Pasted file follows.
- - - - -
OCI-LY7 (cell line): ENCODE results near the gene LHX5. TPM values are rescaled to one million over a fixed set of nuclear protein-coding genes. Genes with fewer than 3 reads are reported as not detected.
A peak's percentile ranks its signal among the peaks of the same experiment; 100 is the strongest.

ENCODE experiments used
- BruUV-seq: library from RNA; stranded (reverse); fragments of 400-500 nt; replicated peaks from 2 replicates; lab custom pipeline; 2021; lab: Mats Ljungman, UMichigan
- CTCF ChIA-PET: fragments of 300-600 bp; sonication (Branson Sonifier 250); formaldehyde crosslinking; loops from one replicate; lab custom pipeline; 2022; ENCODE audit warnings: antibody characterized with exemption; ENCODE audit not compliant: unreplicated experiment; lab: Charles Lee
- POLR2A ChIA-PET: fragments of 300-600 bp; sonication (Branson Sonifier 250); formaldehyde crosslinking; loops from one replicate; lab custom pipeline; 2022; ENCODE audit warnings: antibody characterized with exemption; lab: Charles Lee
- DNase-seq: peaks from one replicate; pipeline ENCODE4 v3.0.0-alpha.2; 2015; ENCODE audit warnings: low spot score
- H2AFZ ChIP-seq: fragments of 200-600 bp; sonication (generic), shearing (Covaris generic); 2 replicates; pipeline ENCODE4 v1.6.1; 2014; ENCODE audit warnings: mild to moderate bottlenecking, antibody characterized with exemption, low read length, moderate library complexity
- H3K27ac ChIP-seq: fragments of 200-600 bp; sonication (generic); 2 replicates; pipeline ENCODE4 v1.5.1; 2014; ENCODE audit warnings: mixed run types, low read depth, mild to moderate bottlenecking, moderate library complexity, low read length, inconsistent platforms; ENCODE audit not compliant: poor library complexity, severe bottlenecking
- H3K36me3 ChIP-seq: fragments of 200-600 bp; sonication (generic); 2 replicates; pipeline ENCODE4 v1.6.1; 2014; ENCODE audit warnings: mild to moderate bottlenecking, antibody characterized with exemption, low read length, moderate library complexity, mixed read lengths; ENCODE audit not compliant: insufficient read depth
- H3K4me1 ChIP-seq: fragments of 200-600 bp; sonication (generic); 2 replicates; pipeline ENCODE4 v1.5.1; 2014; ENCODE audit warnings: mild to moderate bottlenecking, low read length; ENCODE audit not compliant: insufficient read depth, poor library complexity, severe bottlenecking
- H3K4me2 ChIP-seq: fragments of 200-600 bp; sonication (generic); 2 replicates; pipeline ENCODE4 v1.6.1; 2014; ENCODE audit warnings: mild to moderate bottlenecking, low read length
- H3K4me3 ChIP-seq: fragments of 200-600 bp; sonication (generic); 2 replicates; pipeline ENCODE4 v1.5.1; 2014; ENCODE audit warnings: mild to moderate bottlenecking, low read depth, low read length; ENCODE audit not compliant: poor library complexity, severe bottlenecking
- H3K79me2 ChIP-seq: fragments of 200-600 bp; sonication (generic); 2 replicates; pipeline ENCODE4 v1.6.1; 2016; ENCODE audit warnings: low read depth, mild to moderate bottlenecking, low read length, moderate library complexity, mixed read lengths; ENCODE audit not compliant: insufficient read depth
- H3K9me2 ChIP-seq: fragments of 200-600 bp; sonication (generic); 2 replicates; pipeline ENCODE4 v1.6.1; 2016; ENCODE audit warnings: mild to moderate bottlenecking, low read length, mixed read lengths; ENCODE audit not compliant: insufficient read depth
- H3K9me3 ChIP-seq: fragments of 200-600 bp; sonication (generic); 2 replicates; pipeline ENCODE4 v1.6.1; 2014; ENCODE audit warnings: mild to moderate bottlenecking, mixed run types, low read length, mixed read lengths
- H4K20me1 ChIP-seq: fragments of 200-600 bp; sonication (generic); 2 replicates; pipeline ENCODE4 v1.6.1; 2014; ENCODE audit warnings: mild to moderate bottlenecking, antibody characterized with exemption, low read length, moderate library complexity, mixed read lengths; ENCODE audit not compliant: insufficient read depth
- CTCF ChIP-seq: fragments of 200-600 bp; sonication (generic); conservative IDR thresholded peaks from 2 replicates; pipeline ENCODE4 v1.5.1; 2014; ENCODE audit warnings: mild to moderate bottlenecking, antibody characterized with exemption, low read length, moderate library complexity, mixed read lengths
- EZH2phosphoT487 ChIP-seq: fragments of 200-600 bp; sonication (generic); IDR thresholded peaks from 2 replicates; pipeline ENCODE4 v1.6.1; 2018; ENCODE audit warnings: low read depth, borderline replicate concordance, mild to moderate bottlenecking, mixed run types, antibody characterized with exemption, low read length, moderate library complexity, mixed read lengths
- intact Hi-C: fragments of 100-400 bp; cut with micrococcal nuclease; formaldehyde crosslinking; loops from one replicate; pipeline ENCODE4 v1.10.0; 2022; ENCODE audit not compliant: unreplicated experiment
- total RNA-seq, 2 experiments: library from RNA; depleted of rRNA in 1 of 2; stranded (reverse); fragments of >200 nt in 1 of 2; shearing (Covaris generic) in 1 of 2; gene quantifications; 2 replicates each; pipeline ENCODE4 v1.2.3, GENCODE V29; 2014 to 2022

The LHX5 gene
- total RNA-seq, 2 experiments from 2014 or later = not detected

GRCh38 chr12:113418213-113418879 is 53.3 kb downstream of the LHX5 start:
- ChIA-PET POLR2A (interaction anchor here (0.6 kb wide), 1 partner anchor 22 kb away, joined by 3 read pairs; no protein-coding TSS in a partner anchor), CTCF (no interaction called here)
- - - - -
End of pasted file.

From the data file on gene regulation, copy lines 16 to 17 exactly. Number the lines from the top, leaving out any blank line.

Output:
- H3K9me3 ChIP-seq: fragments of 200-600 bp; sonication (generic); 2 replicates; pipeline ENCODE4 v1.6.1; 2014; ENCODE audit warnings: mild to moderate bottlenecking, mixed run types, low read length, mixed read lengths
- H4K20me1 ChIP-seq: fragments of 200-600 bp; sonication (generic); 2 replicates; pipeline ENCODE4 v1.6.1; 2014; ENCODE audit warnings: mild to moderate bottlenecking, antibody characterized with exemption, low read length, moderate library complexity, mixed read lengths; ENCODE audit not compliant: insufficient read depth